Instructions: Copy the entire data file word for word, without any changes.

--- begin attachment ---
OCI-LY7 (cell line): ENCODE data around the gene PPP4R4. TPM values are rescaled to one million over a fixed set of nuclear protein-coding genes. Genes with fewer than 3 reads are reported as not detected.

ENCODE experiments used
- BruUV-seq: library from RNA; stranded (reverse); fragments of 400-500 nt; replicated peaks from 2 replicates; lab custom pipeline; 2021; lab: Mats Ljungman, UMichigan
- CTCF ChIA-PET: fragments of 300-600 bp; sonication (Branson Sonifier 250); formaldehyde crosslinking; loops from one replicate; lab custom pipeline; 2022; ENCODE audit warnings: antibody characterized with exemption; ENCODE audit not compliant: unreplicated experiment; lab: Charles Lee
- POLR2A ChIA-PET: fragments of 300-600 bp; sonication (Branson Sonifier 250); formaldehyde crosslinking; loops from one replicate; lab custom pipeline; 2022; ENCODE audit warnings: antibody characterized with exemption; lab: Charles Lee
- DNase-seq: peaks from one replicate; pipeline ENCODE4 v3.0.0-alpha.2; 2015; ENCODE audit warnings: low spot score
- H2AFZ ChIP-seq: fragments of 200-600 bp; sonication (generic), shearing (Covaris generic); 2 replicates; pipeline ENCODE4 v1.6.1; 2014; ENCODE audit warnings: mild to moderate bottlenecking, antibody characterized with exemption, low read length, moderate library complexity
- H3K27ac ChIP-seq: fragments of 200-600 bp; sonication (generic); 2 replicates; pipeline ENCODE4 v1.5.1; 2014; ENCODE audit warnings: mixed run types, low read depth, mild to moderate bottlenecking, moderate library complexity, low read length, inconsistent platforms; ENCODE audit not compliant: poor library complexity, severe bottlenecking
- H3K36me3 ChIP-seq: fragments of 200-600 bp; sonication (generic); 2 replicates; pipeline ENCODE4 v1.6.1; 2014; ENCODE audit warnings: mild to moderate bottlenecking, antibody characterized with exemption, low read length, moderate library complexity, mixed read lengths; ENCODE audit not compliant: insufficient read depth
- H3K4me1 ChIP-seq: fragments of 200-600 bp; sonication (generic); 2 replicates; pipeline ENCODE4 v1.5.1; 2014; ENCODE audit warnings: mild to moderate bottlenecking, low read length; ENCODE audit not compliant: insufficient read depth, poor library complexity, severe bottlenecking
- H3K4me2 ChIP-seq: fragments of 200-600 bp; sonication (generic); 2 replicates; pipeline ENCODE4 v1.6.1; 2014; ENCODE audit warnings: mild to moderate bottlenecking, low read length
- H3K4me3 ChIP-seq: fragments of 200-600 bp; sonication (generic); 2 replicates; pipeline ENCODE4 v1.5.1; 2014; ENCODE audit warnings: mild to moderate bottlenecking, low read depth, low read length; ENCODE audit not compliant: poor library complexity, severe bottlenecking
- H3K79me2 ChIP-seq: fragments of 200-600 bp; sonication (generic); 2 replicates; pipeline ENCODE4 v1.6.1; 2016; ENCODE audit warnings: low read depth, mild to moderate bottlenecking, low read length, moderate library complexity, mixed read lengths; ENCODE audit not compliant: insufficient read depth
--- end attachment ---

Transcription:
OCI-LY7 (cell line): ENCODE data around the gene PPP4R4. TPM values are rescaled to one million over a fixed set of nuclear protein-coding genes. Genes with fewer than 3 reads are reported as not detected.

ENCODE experiments used
- BruUV-seq: library from RNA; stranded (reverse); fragments of 400-500 nt; replicated peaks from 2 replicates; lab custom pipeline; 2021; lab: Mats Ljungman, UMichigan
- CTCF ChIA-PET: fragments of 300-600 bp; sonication (Branson Sonifier 250); formaldehyde crosslinking; loops from one replicate; lab custom pipeline; 2022; ENCODE audit warnings: antibody characterized with exemption; ENCODE audit not compliant: unreplicated experiment; lab: Charles Lee
- POLR2A ChIA-PET: fragments of 300-600 bp; sonication (Branson Sonifier 250); formaldehyde crosslinking; loops from one replicate; lab custom pipeline; 2022; ENCODE audit warnings: antibody characterized with exemption; lab: Charles Lee
- DNase-seq: peaks from one replicate; pipeline ENCODE4 v3.0.0-alpha.2; 2015; ENCODE audit warnings: low spot score
- H2AFZ ChIP-seq: fragments of 200-600 bp; sonication (generic), shearing (Covaris generic); 2 replicates; pipeline ENCODE4 v1.6.1; 2014; ENCODE audit warnings: mild to moderate bottlenecking, antibody characterized with exemption, low read length, moderate library complexity
- H3K27ac ChIP-seq: fragments of 200-600 bp; sonication (generic); 2 replicates; pipeline ENCODE4 v1.5.1; 2014; ENCODE audit warnings: mixed run types, low read depth, mild to moderate bottlenecking, moderate library complexity, low read length, inconsistent platforms; ENCODE audit not compliant: poor library complexity, severe bottlenecking
- H3K36me3 ChIP-seq: fragments of 200-600 bp; sonication (generic); 2 replicates; pipeline ENCODE4 v1.6.1; 2014; ENCODE audit warnings: mild to moderate bottlenecking, antibody characterized with exemption, low read length, moderate library complexity, mixed read lengths; ENCODE audit not compliant: insufficient read depth
- H3K4me1 ChIP-seq: fragments of 200-600 bp; sonication (generic); 2 replicates; pipeline ENCODE4 v1.5.1; 2014; ENCODE audit warnings: mild to moderate bottlenecking, low read length; ENCODE audit not compliant: insufficient read depth, poor library complexity, severe bottlenecking
- H3K4me2 ChIP-seq: fragments of 200-600 bp; sonication (generic); 2 replicates; pipeline ENCODE4 v1.6.1; 2014; ENCODE audit warnings: mild to moderate bottlenecking, low read length
- H3K4me3 ChIP-seq: fragments of 200-600 bp; sonication (generic); 2 replicates; pipeline ENCODE4 v1.5.1; 2014; ENCODE audit warnings: mild to moderate bottlenecking, low read depth, low read length; ENCODE audit not compliant: poor library complexity, severe bottlenecking
- H3K79me2 ChIP-seq: fragments of 200-600 bp; sonication (generic); 2 replicates; pipeline ENCODE4 v1.6.1; 2016; ENCODE audit warnings: low read depth, mild to moderate bottlenecking, low read length, moderate library complexity, mixed read lengths; ENCODE audit not compliant: insufficient read depth